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Sep 16, 2019, 11:47 AM
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teaching quad for 6th graders? LOS to start...


Hi all,

I'm working with my kid on getting him going with quads. I am invested in the Taranis ecosystem right now, so I'd like to stick to that if possible.

There are so many FPV micros out there now, but I'm looking to start simpler, like Nano QX style or similar, but with Frsky compatibility.

I'm hoping to expand this to other kids in the same school, so needs to be somewhat simple and cheap.

Prop guards would be very important.

I've looked at Hobbyking, not finding anything easily.

Any suggestions for non-FPV micros to start with? Or maybe should consider something a little bigger?

thanks

Ben
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Sep 16, 2019, 12:13 PM
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Ace12GA's Avatar
Start with a sim. Much cheaper, and kids relate to computer games to begin with. I've used Liftoff to teach my 10 year old. A friend of mine did the same thing with his 12 year old.
Sep 16, 2019, 01:00 PM
Registered User
Just give him a 5 inch.
A 10 year old will have this figured out in no time.

Smaller than 5 inch is pretty much unusable LOS.
Sep 16, 2019, 04:13 PM
Registered User
He will be teaching you in no time! I agree that too small isn't good for LOS. Too hard to see unless it's within a couple feet. Only issue with larger is they can do more damage if they hit something. Do your training in an open field with relatively soft ground and nothing to hit.
A simulator is a good training aid but in addition to the real thing. Get him to FPV as soon as possible. It's much more fun than LOS.
Sep 17, 2019, 07:31 AM
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Ace12GA's Avatar
Quote:
Originally Posted by Volt_Ampere
He will be teaching you in no time! I agree that too small isn't good for LOS. Too hard to see unless it's within a couple feet. Only issue with larger is they can do more damage if they hit something. Do your training in an open field with relatively soft ground and nothing to hit.
A simulator is a good training aid but in addition to the real thing. Get him to FPV as soon as possible. It's much more fun than LOS.
Transitioning to the real thing is important. The real strength in the SIM time is learning the stick movements. You can get a lot of the automatic response stuff down in the SIM, which will make real flight a lot less frustrating, and a smoother transition. That's my experience, in any case.

I totally agree on the FPV aspect. Much easier to fly FPV than LOS. I have mine flying a whoop around the house from time to time via FPV. She's picked it up pretty well. I haven't let her try a 5" yet, mainly because of how much damage they can cause to a person.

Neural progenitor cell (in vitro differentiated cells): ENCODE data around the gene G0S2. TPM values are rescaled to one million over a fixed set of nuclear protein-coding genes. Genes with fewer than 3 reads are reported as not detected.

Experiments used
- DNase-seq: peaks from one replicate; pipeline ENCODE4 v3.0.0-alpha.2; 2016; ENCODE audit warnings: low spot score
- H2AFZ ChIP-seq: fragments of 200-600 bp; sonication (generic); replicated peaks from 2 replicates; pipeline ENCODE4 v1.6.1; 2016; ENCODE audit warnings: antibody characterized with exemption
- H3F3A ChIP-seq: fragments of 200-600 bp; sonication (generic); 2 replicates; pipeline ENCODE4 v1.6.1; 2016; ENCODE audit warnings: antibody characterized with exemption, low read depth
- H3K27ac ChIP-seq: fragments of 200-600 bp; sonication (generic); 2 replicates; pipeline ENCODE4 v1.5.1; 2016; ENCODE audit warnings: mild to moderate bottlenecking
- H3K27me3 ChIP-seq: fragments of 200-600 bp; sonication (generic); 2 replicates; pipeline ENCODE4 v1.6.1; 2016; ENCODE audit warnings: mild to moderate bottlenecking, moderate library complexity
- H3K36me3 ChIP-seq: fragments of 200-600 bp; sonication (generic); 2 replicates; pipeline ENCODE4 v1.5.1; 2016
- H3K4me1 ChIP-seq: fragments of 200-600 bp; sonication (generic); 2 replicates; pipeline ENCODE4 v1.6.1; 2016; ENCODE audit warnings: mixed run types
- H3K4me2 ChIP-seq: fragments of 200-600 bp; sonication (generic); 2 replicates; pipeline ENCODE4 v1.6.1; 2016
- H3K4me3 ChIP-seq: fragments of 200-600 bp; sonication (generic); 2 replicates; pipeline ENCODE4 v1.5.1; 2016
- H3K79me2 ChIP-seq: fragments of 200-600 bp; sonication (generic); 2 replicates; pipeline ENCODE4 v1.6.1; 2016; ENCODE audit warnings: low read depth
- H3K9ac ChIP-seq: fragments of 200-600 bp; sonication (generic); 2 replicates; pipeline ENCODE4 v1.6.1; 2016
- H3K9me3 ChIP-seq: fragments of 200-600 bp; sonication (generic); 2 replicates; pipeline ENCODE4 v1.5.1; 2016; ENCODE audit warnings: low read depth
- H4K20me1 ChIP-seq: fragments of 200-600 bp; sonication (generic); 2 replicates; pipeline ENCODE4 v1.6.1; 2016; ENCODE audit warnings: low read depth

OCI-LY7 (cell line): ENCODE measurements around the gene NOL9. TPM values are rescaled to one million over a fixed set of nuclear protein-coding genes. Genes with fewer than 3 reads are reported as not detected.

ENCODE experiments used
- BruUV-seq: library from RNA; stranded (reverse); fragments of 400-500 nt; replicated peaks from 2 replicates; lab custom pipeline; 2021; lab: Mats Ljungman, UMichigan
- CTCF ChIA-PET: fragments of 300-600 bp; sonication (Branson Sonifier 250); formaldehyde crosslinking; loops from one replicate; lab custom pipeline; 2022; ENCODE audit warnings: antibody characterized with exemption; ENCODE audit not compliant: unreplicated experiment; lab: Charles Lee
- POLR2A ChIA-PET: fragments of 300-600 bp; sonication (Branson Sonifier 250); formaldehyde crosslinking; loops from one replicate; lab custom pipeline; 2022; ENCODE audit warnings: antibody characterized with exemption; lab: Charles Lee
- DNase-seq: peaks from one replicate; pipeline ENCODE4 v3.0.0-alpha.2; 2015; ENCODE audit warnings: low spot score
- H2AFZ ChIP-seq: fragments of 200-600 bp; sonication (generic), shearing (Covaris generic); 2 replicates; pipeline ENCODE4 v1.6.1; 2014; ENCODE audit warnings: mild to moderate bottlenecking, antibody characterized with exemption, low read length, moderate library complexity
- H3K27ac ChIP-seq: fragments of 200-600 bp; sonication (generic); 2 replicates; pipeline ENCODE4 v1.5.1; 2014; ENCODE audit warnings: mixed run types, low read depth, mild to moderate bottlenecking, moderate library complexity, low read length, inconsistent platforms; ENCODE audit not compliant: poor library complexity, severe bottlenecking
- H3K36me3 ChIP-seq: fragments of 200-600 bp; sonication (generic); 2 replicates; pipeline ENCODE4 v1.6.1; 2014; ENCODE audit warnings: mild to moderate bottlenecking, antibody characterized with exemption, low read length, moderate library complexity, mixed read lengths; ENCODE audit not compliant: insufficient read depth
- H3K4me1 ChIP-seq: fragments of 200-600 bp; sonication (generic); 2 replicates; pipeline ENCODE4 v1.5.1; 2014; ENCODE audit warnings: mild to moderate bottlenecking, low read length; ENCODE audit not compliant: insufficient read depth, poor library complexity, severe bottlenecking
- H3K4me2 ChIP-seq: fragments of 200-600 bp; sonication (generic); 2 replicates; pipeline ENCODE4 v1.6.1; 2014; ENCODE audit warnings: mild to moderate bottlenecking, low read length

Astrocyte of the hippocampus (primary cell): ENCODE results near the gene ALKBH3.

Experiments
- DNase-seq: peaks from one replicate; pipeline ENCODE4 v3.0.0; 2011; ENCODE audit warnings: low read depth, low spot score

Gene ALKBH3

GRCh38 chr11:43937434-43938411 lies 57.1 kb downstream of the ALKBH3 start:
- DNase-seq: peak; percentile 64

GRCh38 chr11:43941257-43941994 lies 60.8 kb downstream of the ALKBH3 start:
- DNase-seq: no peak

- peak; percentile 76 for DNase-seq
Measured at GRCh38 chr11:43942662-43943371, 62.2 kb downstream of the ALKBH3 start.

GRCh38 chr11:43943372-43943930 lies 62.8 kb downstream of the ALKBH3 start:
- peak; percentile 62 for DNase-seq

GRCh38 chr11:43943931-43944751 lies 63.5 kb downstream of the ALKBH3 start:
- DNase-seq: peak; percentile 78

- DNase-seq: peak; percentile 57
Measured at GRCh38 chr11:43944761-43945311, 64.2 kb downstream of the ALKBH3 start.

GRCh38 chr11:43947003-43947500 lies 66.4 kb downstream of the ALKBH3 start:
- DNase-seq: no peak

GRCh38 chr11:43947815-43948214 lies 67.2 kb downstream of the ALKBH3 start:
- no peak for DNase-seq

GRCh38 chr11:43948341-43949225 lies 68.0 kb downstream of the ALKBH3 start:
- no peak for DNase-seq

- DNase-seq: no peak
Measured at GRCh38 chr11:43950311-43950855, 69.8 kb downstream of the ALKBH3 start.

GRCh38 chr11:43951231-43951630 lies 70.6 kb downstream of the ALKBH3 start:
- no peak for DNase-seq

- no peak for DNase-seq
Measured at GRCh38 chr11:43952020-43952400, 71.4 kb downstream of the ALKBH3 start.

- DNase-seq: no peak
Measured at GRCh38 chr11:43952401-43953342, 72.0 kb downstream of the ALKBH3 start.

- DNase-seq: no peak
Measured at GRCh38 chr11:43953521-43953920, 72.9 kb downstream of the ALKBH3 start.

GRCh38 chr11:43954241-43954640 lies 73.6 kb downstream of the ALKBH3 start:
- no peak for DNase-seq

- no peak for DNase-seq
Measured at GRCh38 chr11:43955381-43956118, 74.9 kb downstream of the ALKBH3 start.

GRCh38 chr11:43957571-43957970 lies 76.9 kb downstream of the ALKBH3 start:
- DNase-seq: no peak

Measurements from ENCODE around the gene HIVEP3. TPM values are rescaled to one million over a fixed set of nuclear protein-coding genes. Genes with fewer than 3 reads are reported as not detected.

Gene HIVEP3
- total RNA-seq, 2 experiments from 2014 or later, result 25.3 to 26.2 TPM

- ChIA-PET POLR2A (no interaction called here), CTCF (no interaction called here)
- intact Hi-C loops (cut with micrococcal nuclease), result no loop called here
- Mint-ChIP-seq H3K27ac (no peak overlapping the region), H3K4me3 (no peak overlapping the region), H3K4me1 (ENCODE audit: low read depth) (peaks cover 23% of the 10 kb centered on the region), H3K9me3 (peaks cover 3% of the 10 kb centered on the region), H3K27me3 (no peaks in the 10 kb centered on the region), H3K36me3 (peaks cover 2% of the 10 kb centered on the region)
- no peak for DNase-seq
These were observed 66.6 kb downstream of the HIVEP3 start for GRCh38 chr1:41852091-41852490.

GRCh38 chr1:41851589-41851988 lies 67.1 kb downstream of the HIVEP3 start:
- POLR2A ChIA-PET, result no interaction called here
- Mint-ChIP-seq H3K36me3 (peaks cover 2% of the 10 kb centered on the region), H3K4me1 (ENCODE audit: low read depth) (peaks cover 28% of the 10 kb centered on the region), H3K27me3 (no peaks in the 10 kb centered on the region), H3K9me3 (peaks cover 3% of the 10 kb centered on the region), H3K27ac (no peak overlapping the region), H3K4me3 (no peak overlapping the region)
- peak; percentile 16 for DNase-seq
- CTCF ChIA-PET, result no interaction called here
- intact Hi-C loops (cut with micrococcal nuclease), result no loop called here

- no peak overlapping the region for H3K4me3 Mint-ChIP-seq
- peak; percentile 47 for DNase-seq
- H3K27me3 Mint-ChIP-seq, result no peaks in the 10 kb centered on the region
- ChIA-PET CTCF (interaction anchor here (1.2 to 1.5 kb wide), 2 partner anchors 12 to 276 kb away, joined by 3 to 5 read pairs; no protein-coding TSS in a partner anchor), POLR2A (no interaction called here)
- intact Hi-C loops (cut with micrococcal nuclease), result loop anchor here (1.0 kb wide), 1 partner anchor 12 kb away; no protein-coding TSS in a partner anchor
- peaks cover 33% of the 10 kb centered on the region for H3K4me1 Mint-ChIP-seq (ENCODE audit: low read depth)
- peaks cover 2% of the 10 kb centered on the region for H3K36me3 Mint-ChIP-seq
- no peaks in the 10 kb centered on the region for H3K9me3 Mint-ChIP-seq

Now, if you're looking for something to just get the basics down for LOS, you can snag a hubsan x4 for stupid cheap these days, which isn't terrible for learning LOS with a quad locked in angle mode, and you can get a bumper guard so you can bounce it off walls pretty easily. I've had a couple to bash around LOS. The RTF models go for less than $30 on Amazon now. I think I paid closer to $80 when I picked my first one up 4 years ago. The radio the hubsan comes with is no taranis, but the sticks are longer than your average RTF toy quad, and feels closer to a real radio than any other cheap RTF quad I've ever flown. You can snag a multi-protocol module and use a taranis too, if you wanted to.
Sep 17, 2019, 08:54 AM
Registered User
Nice thing about FPV is that it matters much less what size the quad is. Learning to fly with a Whoop indoors is great and there is no risk involved. But flying a Whoop LOS is not really much fun because it's so small. Indoor flying is great for learning especially if it's more available than outdoor flying.
Sep 17, 2019, 10:41 AM
We are not men, we are DEVO 7e
xanuser's Avatar
for anyone starting be they 6 or 60;
cheap tiny whoop for indoors. e011 or whatever look a like.
syma x5 for outdoors.
if they still like it after a few months consider buying a nice transmitter with multiprotocol that can control the toys you bought. it will make them both fly 50x better.
adding FPV would be a pretty easy mod.

AVOID using altitude hold, headless mode or return to home. if the goal is to learn to fly, those will only hurt progress, not help.

along with a simulator, to transition to FPV, set up the camera and goggles to record your LOS flights, then watch them back later. like studying footage after the big game in the locker room. it will help train your fingers to "see" what they need to do as you fly in your normal comfort zone.
Sep 18, 2019, 11:26 AM
FA3PR9WM79
Oldgazer's Avatar
A better way to make the transition from watching a computer screen to wearing goggles and having at it is to use the goggles while you are flying the sim. Most laptops have an HDMI out put and some goggles like my Fly Sight Spexman 02's have an HDMI input.

Word of warning: Have puke bucket handy.

I have Lift Off, DRL, and Freerider. I much prefer Freerider. The graphics in Lift Off and DRL are just too cartoonish for me


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